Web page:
Langley and captains discuss drugs, drones and trust

By Liz Schevtchuk Armstrong

In a “town hall” meeting in Cold Spring on Oct. 11, Putnam County Sheriff Robert Langley and his undersheriff and five captains discussed drugs, dogs, drones, chain saws — and trust.

Langley, a Garrison resident, was elected a year ago, defeating Don Smith, who had held the office since 2002. About 35 residents attended the meeting to hear the officers respond to written questions.

Drug enforcement

The abuse of opioids and other narcotics is a continuing challenge for law enforcement, said Capt. Jon Jennings, who heads the sheriff’s criminal investigations bureau. He said that while the department traditionally regarded overdoses as emergency service calls or unattended deaths, it now also investigates them as crime scenes. “Our intention is to go after the person who supplied it,” he said. “It’s a complex problem with no great answers.”

The law enforcement line-up at the Sheriff’s Department “town hall” on Oct. 11 in Cold Spring, from left: Larry Burke of the Cold Spring police, Kevin Cheverko, Jon Jennings, James Babcock, Robert Langley, Michael Corrigan, Lisa Ortolano and Harry Tompkins. (Photo by Lydia JA Langley)

Capt. Kevin Cheverko, who oversees the county jail, noted that “80 percent of the jail population is there on drug charges or drug-related charges,” such as stealing. Inmates often suffer from mental illness or homelessness, he said, and “jails become the safety net. It’s a huge problem and we have to be creative.”

The department recently received a $156,000 state grant for anti-addiction programs, including efforts to help inmates continue treatment once released, he noted.

Dogged detectives

Capt. Harry Tompkins, the patrol supervisor, said the department’s six dogs are “the stars of the show, in most cases.” The K-9 officers can detect black powder, munitions, narcotics and accelerants used in arsons, as well as trail suspects.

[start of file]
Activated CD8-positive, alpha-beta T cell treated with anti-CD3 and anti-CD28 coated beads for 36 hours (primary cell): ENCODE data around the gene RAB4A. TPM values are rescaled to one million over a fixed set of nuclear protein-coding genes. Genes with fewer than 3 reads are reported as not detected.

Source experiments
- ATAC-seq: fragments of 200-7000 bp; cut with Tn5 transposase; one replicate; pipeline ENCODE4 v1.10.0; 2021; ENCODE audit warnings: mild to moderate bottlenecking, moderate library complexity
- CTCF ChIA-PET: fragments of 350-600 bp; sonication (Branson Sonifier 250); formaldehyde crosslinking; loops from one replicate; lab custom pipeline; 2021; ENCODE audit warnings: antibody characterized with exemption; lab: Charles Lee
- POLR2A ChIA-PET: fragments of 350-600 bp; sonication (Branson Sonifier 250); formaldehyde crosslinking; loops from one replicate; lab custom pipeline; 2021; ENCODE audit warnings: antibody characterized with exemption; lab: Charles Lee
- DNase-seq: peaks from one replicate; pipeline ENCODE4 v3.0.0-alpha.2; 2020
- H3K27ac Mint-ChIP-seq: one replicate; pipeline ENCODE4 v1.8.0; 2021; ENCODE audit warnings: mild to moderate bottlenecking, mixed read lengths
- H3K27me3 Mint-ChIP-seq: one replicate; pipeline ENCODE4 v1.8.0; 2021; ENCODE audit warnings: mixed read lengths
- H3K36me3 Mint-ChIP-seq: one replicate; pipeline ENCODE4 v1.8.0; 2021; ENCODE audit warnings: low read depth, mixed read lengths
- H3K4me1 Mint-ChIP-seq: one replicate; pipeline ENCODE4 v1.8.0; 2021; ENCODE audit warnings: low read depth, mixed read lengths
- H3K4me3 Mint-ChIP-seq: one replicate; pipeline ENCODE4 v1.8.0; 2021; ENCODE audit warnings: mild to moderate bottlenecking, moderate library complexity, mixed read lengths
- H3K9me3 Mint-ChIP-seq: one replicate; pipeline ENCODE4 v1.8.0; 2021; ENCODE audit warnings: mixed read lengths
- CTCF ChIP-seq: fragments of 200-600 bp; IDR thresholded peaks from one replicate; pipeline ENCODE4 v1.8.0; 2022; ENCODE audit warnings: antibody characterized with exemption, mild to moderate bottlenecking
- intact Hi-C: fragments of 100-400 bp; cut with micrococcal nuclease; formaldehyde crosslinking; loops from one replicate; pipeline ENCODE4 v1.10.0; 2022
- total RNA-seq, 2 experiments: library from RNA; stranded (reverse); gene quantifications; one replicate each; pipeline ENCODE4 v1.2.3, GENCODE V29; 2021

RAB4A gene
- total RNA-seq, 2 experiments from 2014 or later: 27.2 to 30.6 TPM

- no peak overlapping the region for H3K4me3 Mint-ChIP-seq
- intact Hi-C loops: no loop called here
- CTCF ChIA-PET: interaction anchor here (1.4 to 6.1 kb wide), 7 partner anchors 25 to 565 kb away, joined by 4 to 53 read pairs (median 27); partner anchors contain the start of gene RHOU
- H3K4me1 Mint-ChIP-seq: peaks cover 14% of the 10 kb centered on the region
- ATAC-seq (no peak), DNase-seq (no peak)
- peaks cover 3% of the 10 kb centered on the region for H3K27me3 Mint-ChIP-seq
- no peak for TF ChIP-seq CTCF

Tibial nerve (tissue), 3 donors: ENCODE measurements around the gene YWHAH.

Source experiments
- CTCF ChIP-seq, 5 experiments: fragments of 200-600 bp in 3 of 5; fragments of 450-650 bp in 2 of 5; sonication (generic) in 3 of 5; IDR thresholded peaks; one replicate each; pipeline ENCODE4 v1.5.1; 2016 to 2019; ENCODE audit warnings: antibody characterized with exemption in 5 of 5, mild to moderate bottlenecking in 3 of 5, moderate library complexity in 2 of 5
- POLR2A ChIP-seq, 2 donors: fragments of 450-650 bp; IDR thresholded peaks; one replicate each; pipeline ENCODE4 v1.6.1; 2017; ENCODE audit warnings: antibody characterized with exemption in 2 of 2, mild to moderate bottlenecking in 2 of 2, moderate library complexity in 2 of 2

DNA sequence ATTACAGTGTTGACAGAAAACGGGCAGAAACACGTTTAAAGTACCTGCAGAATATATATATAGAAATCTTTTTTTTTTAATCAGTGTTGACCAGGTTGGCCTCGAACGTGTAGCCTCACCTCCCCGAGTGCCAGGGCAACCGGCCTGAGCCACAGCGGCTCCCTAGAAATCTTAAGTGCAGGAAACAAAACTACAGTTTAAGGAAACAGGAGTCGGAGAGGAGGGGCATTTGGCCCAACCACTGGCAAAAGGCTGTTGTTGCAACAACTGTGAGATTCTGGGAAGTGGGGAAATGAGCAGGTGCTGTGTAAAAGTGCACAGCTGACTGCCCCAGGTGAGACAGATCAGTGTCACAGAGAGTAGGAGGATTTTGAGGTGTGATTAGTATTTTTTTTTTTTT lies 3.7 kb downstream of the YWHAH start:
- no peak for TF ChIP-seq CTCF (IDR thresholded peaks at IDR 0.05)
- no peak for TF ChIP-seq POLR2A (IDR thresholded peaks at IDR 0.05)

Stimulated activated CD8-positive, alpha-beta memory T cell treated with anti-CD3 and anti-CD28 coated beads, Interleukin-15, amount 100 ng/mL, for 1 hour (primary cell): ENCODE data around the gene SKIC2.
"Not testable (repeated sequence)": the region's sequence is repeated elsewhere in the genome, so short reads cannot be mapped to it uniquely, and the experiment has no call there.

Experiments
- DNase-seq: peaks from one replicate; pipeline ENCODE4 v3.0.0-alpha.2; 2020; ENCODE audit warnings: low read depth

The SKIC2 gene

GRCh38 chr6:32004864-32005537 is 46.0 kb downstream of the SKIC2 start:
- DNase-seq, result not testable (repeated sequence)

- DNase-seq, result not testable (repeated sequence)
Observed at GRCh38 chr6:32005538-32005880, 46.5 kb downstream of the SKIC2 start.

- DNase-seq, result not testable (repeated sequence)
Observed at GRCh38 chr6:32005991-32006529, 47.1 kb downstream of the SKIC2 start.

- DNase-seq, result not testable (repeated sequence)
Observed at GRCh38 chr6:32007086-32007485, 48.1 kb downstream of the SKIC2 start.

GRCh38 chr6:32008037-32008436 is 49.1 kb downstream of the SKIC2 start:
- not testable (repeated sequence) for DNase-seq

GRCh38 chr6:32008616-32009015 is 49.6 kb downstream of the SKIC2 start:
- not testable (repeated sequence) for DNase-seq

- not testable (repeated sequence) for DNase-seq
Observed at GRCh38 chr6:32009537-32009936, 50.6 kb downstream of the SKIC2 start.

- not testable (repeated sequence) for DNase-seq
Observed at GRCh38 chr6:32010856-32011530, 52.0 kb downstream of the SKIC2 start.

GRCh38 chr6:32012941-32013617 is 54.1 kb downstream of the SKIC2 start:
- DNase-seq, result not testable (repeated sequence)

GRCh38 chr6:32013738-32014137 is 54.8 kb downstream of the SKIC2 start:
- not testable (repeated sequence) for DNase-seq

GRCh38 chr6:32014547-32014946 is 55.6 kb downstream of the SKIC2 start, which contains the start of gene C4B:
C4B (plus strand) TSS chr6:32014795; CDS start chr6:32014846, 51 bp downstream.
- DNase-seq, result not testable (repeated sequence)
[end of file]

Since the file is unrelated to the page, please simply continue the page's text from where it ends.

And the dogs specialize, Tompkins said. For example, the department’s bloodhound concentrates on tracking, while two German shepherds do tracking and drug detection. Whatever their role, each has “a great following,” he said.

Drone patrol

Capt. James Babcock, who handles operations, said the department recently acquired a powerful drone, whose functions “are endless. It’s going to be an awesome asset for us” to find lost hikers, locate a property, reconstruct an accident or crime, and for surveillance before serving a warrant. The drone will also be used to assist local police and firefighters, he said.

Henry Foley-Hedlund chats with Capt. Jon Jennings at the Old VFW Hall. (Photo by Lydia JA Langley)

Chain saws

With a drone in hand, the department has another hot item on its wish list, Tompkins said. “Most patrol cars don’t come equipped with chain saws,” he noted, but they’re invaluable for some rescues and other incidents, he said.

Further, the department wants to create an emergency services unit, conduct training with fire departments and other agencies, and generally become more versatile in crises. “It will just bring a better service to the people of Putnam County,” he said.

The feds